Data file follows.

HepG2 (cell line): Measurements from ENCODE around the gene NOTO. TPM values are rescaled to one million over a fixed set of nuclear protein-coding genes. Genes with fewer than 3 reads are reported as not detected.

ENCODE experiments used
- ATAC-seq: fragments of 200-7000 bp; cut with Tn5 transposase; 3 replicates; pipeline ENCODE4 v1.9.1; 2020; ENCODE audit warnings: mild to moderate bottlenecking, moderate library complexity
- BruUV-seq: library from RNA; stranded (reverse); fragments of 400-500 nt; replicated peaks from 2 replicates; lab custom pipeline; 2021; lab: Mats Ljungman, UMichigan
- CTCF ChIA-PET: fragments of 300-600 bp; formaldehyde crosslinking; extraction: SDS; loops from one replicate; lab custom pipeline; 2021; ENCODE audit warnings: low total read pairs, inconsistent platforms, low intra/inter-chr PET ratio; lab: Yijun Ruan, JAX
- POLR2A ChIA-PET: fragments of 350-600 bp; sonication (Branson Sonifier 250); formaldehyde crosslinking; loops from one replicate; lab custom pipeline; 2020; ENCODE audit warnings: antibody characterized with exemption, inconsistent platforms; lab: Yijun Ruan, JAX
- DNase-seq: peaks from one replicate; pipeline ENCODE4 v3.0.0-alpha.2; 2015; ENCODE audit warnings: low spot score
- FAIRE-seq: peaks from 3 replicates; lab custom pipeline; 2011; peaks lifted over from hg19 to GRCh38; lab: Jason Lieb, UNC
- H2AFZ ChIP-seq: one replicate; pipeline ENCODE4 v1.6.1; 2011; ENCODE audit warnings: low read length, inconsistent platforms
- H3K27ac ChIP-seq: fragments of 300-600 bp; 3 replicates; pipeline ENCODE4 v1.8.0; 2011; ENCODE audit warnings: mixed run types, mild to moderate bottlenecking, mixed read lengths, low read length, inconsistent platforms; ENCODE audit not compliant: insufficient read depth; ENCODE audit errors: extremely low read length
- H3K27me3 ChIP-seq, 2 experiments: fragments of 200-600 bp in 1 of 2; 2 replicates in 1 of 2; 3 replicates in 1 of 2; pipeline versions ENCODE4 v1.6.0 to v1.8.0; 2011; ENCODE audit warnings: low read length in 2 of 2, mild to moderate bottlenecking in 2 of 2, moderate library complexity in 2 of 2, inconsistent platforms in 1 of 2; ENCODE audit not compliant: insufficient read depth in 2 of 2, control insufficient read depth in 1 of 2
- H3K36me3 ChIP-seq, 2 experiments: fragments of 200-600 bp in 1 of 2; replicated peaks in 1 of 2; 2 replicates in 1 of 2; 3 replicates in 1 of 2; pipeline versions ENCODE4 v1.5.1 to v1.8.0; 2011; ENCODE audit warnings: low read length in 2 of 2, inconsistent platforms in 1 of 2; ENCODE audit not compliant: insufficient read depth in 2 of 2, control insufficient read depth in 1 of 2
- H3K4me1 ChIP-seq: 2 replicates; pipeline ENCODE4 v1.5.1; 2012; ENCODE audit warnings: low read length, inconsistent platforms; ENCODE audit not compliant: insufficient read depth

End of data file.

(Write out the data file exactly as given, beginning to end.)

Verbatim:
HepG2 (cell line): Measurements from ENCODE around the gene NOTO. TPM values are rescaled to one million over a fixed set of nuclear protein-coding genes. Genes with fewer than 3 reads are reported as not detected.

ENCODE experiments used
- ATAC-seq: fragments of 200-7000 bp; cut with Tn5 transposase; 3 replicates; pipeline ENCODE4 v1.9.1; 2020; ENCODE audit warnings: mild to moderate bottlenecking, moderate library complexity
- BruUV-seq: library from RNA; stranded (reverse); fragments of 400-500 nt; replicated peaks from 2 replicates; lab custom pipeline; 2021; lab: Mats Ljungman, UMichigan
- CTCF ChIA-PET: fragments of 300-600 bp; formaldehyde crosslinking; extraction: SDS; loops from one replicate; lab custom pipeline; 2021; ENCODE audit warnings: low total read pairs, inconsistent platforms, low intra/inter-chr PET ratio; lab: Yijun Ruan, JAX
- POLR2A ChIA-PET: fragments of 350-600 bp; sonication (Branson Sonifier 250); formaldehyde crosslinking; loops from one replicate; lab custom pipeline; 2020; ENCODE audit warnings: antibody characterized with exemption, inconsistent platforms; lab: Yijun Ruan, JAX
- DNase-seq: peaks from one replicate; pipeline ENCODE4 v3.0.0-alpha.2; 2015; ENCODE audit warnings: low spot score
- FAIRE-seq: peaks from 3 replicates; lab custom pipeline; 2011; peaks lifted over from hg19 to GRCh38; lab: Jason Lieb, UNC
- H2AFZ ChIP-seq: one replicate; pipeline ENCODE4 v1.6.1; 2011; ENCODE audit warnings: low read length, inconsistent platforms
- H3K27ac ChIP-seq: fragments of 300-600 bp; 3 replicates; pipeline ENCODE4 v1.8.0; 2011; ENCODE audit warnings: mixed run types, mild to moderate bottlenecking, mixed read lengths, low read length, inconsistent platforms; ENCODE audit not compliant: insufficient read depth; ENCODE audit errors: extremely low read length
- H3K27me3 ChIP-seq, 2 experiments: fragments of 200-600 bp in 1 of 2; 2 replicates in 1 of 2; 3 replicates in 1 of 2; pipeline versions ENCODE4 v1.6.0 to v1.8.0; 2011; ENCODE audit warnings: low read length in 2 of 2, mild to moderate bottlenecking in 2 of 2, moderate library complexity in 2 of 2, inconsistent platforms in 1 of 2; ENCODE audit not compliant: insufficient read depth in 2 of 2, control insufficient read depth in 1 of 2
- H3K36me3 ChIP-seq, 2 experiments: fragments of 200-600 bp in 1 of 2; replicated peaks in 1 of 2; 2 replicates in 1 of 2; 3 replicates in 1 of 2; pipeline versions ENCODE4 v1.5.1 to v1.8.0; 2011; ENCODE audit warnings: low read length in 2 of 2, inconsistent platforms in 1 of 2; ENCODE audit not compliant: insufficient read depth in 2 of 2, control insufficient read depth in 1 of 2
- H3K4me1 ChIP-seq: 2 replicates; pipeline ENCODE4 v1.5.1; 2012; ENCODE audit warnings: low read length, inconsistent platforms; ENCODE audit not compliant: insufficient read depth